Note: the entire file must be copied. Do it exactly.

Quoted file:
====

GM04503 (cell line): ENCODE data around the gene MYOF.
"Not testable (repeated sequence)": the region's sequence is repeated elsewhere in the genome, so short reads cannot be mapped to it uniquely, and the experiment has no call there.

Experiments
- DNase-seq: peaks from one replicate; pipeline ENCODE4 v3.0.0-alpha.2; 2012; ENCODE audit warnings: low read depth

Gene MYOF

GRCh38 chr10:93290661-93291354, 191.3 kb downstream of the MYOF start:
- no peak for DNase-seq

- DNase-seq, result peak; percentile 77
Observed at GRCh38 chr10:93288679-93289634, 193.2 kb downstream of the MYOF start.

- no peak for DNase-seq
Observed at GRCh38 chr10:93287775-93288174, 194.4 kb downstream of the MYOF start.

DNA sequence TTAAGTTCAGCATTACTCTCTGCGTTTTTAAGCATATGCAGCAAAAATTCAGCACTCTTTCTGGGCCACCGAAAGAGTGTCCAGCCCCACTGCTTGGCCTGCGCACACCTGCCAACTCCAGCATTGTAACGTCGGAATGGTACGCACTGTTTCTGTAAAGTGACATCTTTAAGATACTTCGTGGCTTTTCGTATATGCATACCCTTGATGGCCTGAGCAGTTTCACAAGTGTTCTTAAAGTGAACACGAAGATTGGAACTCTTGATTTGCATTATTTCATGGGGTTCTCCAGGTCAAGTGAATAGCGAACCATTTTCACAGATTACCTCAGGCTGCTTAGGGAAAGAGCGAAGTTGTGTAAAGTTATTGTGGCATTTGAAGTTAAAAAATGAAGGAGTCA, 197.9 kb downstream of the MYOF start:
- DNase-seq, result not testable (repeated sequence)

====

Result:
GM04503 (cell line): ENCODE data around the gene MYOF.
"Not testable (repeated sequence)": the region's sequence is repeated elsewhere in the genome, so short reads cannot be mapped to it uniquely, and the experiment has no call there.

Experiments
- DNase-seq: peaks from one replicate; pipeline ENCODE4 v3.0.0-alpha.2; 2012; ENCODE audit warnings: low read depth

Gene MYOF

GRCh38 chr10:93290661-93291354, 191.3 kb downstream of the MYOF start:
- no peak for DNase-seq

- DNase-seq, result peak; percentile 77
Observed at GRCh38 chr10:93288679-93289634, 193.2 kb downstream of the MYOF start.

- no peak for DNase-seq
Observed at GRCh38 chr10:93287775-93288174, 194.4 kb downstream of the MYOF start.

DNA sequence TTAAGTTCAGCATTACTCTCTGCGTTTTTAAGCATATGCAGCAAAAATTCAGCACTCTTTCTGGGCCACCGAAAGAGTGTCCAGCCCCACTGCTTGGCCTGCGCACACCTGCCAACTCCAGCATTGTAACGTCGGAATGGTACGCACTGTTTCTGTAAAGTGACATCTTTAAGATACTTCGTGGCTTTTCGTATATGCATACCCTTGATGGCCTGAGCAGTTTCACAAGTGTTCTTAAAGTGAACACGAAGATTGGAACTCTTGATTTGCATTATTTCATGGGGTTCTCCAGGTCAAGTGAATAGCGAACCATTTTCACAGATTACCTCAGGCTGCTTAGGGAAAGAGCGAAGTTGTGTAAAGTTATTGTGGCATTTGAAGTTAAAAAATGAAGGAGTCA, 197.9 kb downstream of the MYOF start:
- DNase-seq, result not testable (repeated sequence)